xi eniaus dou Pui; xi petiz eniaus dou Pui
Jewelry had many uses in the middle ages, just as it does now. As Maximin Deloche pointed out in his 1929 study on rings in France, rings in particular could serve several ends: a king, pope, or a bishop, for example, might use a signet ring to authenticate documents, whereas ecclesiastical and secular leaders often wore rings to denote their exalted status. Rings were also exchanged to signify special relationships between wearers, and might be inscribed with messages or decorations on the band or even on a mounted stone. Oftentimes, rings were placed on the fingers of the dead when they were buried, and therefore accompanied their owners to the grave. As was suggested in a medieval ring collection catalogue, this kind of jewelry might also be considered a form of movable wealth, something that could be easily liquidated should the wearer need to exchange it for cash or other goods.
A collection of eleven rings designated as “from [or of] Le Puy” are among the many items listed in the The Account-Inventory of Eudes de Nevers, a Burgundian count who died on crusade in 1266. Although they were listed on three separate lines in the Account-Inventory (folio 1a, 2a, and 4b), little is known about the significance of Le Puy as their place of origin, the kind of rings they were, or the reason the count had so many in his possession. It is uncertain, for example, to which town or city of “Le Puy” the rings were ascribed. They may have come from the town of that name now located in the Doubs region of France, near the count’s home region of Burgundy. The town of Le Puy-en-Velay located further south is also a possibility, however, since it is recognized as the place where the First Crusade was launched and therefore might bear some relationship to the count’s Holy Land adventure. And even if the document also mentions two precious stones—an emerald and a sapphire—each of which were presumably mounted on rings offered to two of the count’s inheritors, there is no information about what the style of a ring from “Le Puy” might be, even if they are described as “small” (petit) elsewhere in the inventory.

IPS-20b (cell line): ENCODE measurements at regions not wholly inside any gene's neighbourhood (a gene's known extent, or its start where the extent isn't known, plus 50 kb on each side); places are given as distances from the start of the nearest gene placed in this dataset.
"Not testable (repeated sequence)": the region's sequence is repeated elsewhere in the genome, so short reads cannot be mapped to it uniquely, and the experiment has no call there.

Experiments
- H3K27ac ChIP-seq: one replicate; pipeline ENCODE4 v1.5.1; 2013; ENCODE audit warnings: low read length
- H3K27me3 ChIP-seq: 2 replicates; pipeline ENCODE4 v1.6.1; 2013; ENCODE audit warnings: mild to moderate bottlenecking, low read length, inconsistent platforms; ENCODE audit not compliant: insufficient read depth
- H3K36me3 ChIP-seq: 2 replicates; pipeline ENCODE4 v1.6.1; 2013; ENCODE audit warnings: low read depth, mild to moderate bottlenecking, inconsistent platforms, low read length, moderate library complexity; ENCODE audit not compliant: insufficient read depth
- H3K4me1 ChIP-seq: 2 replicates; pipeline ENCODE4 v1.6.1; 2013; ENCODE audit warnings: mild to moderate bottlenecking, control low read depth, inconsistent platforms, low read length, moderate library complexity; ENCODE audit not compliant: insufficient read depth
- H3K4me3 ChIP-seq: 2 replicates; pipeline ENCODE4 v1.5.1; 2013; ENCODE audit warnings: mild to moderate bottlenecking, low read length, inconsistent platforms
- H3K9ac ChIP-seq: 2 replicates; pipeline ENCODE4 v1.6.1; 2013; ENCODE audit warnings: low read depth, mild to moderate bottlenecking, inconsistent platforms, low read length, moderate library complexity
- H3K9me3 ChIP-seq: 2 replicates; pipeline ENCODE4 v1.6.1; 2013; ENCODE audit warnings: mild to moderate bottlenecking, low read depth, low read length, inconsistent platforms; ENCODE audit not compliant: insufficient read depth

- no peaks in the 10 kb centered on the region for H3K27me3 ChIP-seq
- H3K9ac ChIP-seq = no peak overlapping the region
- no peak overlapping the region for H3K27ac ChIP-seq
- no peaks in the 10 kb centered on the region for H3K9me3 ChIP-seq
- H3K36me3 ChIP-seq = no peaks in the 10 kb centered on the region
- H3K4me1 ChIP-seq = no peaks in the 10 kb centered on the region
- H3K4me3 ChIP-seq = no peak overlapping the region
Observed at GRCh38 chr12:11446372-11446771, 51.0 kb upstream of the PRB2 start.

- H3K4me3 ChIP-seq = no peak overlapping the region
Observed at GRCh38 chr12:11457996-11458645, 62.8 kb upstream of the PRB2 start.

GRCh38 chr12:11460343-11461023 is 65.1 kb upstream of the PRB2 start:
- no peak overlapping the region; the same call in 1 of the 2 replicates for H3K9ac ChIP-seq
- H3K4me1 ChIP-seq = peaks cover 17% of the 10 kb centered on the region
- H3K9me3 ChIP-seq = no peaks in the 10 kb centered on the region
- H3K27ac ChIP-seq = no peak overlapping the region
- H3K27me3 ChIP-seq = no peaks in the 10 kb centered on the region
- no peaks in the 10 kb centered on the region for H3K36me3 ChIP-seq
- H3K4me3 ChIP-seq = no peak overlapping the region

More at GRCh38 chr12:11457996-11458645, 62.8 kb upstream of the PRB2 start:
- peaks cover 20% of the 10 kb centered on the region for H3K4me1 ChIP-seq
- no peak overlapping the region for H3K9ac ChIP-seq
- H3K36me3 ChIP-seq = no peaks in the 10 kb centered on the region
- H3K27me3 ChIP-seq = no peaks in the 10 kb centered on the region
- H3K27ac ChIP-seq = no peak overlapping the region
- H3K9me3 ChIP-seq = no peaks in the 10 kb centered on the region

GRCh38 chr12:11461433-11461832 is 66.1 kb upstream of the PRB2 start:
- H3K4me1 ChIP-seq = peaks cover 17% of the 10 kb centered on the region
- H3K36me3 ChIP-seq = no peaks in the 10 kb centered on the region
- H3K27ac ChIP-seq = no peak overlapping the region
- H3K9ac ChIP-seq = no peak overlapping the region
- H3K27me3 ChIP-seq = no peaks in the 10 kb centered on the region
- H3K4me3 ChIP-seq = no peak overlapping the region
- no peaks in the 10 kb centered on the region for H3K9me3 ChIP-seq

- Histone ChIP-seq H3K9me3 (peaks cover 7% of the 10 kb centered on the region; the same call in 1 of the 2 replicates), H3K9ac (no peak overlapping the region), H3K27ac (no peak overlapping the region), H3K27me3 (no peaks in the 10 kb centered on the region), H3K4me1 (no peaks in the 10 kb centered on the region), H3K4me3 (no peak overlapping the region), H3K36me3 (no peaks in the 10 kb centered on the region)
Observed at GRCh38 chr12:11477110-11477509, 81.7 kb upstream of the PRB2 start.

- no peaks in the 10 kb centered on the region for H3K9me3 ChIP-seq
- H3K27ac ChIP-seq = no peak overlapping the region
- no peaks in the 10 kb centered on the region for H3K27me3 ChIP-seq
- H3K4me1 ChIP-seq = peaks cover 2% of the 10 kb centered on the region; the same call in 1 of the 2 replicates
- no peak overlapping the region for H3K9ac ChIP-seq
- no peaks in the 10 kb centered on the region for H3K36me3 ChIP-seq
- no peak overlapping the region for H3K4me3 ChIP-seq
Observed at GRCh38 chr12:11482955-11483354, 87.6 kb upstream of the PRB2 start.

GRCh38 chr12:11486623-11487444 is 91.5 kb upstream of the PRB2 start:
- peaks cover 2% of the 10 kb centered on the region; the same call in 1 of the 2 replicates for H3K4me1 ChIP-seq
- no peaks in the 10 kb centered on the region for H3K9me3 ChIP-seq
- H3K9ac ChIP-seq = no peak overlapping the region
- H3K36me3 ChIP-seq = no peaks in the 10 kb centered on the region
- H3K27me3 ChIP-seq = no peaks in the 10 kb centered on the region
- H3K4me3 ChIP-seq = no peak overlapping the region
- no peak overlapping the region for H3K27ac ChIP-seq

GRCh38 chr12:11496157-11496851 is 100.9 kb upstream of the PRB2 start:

As to the purpose of these eleven rings, the only clue may come from the death-bed ritual to which the document also bears witness. In a scene that seems to have come straight from a medieval romance, the Account-Inventory records how, in his final moments on this earth, the count’s most precious possessions, including gemstones and cameos meant for his successors, were bequeathed one by one to his most trusted companions. Six men were given rings in succession, and Hugh d’Augerant, Eudes’s closest peer, was entrusted with two rings to bring back home to the dying count’s father in Burgundy. In light of this practice, it seems likely that the Eudes had secured a supply of rings from Le Puy so that he might bestow them on members of his retinue as a token of good service during the course of his crusading activities. However, the count did not live long enough to do so, and the rings were eventually sold off for 33 sous tournois (the currency of the city of Tours, in France) to help pay the many debts the deceased nobleman had accrued while in the Holy Land.